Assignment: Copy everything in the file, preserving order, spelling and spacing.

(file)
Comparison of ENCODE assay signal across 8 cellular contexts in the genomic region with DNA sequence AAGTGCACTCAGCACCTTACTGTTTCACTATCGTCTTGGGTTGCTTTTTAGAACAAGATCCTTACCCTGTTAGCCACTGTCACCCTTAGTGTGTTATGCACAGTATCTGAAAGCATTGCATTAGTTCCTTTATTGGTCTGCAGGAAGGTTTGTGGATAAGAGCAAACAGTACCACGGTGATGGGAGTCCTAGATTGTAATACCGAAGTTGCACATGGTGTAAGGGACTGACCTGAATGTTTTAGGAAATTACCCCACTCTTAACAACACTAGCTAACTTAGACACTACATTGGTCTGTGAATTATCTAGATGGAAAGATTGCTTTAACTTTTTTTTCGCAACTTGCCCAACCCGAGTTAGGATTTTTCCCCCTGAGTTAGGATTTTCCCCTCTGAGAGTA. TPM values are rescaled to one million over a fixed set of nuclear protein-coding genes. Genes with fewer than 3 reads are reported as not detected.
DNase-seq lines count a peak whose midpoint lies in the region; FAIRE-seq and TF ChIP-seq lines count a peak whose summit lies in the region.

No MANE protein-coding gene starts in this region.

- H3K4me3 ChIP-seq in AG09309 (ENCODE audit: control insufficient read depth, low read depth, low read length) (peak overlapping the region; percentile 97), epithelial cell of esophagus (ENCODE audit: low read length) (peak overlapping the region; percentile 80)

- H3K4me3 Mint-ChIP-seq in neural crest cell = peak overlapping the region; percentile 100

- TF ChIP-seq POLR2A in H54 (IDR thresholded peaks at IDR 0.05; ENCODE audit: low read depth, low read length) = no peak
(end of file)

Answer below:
Comparison of ENCODE assay signal across 8 cellular contexts in the genomic region with DNA sequence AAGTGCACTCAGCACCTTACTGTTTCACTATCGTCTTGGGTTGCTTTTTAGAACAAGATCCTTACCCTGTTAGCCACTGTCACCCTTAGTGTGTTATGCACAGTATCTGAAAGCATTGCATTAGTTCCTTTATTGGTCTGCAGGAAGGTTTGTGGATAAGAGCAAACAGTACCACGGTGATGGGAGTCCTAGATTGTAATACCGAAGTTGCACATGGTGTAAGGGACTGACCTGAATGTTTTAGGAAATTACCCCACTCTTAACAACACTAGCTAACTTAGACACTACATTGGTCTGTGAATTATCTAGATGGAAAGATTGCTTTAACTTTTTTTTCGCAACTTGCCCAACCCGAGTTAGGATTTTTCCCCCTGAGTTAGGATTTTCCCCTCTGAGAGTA. TPM values are rescaled to one million over a fixed set of nuclear protein-coding genes. Genes with fewer than 3 reads are reported as not detected.
DNase-seq lines count a peak whose midpoint lies in the region; FAIRE-seq and TF ChIP-seq lines count a peak whose summit lies in the region.

No MANE protein-coding gene starts in this region.

- H3K4me3 ChIP-seq in AG09309 (ENCODE audit: control insufficient read depth, low read depth, low read length) (peak overlapping the region; percentile 97), epithelial cell of esophagus (ENCODE audit: low read length) (peak overlapping the region; percentile 80)

- H3K4me3 Mint-ChIP-seq in neural crest cell = peak overlapping the region; percentile 100

- TF ChIP-seq POLR2A in H54 (IDR thresholded peaks at IDR 0.05; ENCODE audit: low read depth, low read length) = no peak